Michael Johnson
Technical Editor
June 23, 2017
Photos By: Mark Gearhart

Among Mustang enthusiasts, there are so many choices available for when we want to exercise our favorite performance vehicle. We exercise them on the street, legally, of course. We can take them to the dragstrip and beat up on the competition, or each other, and we can also hit up the closest HPDE for a little open track fun.

Recently though, there’s another form of motorsports that has become way popular with the Mustang crowd, and it’s because of guys like Justin Pawlak that have forced the sport of drifting to the forefront.

Drifting was supposedly started in Japan…okay, well according to Wikipedia, “As a motoring discipline, drifting competitions were first popularized in 1970s Japan, and today are held worldwide and are judged according to the speed, angle, showmanship and line taken through a corner or set of corners.” This author has spent half his life sideways in a Fox, but since that was in the 1990s, it looks like the Japanese beat us to it.

We won’t bore with the details of drifting, because we’re sure you already know how it works. However, the Cliff’s Notes version goes like this – a driver intentionally throws his/her car into an oversteer condition, with loss of rear traction, while sliding through a turn, or a series of turns. Drifting competitions are where two drivers compete, with the trailing driver trying to maintain the same line as the lead driver.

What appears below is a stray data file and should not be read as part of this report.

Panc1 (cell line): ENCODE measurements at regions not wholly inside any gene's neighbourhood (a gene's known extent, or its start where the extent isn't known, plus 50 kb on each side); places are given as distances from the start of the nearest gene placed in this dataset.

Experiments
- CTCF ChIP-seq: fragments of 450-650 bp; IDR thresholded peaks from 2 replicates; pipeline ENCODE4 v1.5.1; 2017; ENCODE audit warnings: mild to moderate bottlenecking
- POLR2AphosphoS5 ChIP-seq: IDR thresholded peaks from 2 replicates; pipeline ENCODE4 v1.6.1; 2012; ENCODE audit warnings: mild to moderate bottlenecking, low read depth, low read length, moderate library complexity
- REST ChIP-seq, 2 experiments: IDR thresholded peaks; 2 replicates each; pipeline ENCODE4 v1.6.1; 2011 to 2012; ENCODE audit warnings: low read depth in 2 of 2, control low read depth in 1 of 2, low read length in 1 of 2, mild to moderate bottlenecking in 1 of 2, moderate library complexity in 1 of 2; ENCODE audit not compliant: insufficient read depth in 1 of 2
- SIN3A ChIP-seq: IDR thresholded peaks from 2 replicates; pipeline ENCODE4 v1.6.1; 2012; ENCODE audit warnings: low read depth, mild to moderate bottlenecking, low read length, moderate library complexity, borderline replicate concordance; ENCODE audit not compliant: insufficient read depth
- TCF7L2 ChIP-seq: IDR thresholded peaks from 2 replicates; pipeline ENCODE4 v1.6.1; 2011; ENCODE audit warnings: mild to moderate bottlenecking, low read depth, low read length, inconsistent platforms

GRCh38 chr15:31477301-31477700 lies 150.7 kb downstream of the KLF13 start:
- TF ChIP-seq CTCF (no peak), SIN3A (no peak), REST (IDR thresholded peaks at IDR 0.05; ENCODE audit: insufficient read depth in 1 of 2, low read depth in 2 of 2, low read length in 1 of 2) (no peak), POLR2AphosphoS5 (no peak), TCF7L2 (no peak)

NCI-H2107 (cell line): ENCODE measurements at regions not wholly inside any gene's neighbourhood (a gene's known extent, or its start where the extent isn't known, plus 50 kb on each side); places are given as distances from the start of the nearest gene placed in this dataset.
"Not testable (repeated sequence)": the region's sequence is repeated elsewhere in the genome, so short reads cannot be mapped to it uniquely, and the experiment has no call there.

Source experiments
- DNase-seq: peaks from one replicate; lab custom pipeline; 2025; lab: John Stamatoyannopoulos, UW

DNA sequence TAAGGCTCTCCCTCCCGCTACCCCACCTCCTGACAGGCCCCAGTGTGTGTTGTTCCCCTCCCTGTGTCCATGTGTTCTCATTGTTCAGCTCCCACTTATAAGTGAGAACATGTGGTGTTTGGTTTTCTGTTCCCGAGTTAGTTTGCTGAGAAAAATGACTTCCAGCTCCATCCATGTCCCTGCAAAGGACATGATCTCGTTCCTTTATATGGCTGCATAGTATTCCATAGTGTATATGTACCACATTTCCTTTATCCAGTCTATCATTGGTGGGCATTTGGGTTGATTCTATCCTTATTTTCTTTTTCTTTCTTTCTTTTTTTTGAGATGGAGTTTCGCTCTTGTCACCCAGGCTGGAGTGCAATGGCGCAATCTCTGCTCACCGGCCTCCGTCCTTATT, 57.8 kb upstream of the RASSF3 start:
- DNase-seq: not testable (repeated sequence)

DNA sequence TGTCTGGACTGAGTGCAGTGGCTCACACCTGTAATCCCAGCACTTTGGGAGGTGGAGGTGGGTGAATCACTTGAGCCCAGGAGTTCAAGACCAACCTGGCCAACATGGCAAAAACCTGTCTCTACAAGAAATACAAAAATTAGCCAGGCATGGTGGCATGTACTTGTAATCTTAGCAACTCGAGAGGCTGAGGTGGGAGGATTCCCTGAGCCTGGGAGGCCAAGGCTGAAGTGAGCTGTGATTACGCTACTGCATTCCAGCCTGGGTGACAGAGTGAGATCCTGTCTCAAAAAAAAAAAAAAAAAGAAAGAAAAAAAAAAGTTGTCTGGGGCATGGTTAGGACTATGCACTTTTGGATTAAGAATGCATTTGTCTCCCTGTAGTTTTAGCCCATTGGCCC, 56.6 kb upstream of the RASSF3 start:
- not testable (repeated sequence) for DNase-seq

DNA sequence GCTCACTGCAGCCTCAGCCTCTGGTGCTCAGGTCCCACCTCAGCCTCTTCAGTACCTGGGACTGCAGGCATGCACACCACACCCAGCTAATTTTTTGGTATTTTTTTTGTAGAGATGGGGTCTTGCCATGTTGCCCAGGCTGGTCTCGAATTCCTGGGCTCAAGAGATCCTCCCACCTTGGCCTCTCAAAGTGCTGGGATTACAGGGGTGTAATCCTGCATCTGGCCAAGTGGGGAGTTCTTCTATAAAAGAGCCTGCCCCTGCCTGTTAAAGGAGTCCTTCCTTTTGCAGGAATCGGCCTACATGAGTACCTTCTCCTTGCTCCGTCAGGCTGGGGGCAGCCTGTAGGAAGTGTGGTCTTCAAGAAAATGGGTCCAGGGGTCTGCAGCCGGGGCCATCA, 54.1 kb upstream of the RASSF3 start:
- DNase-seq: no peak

Justin, or JTP, as he is known to fans, isn’t one of those guys who just jumps in the seat and goes. He does the majority of the work on the car, as well. He built his first race car while still in high school, and he’s been competing in drifting since 2005. His shop, Hot Line Performance, specializes in setting up cars for the sport of drifting.

When it comes to Justin’s own 2015 Roush RS3, Hot Line stripped the car down before building it back up with a Formula Drift-spec roll cage, and Sparco seats, harnesses, and steering wheel. Of course, the all-important brake handle augments a Wilwood braking system. And if we know anything about Justin’s driving style, we’re willing to bet all of the AEM gauges within the dash are screaming red most of the time.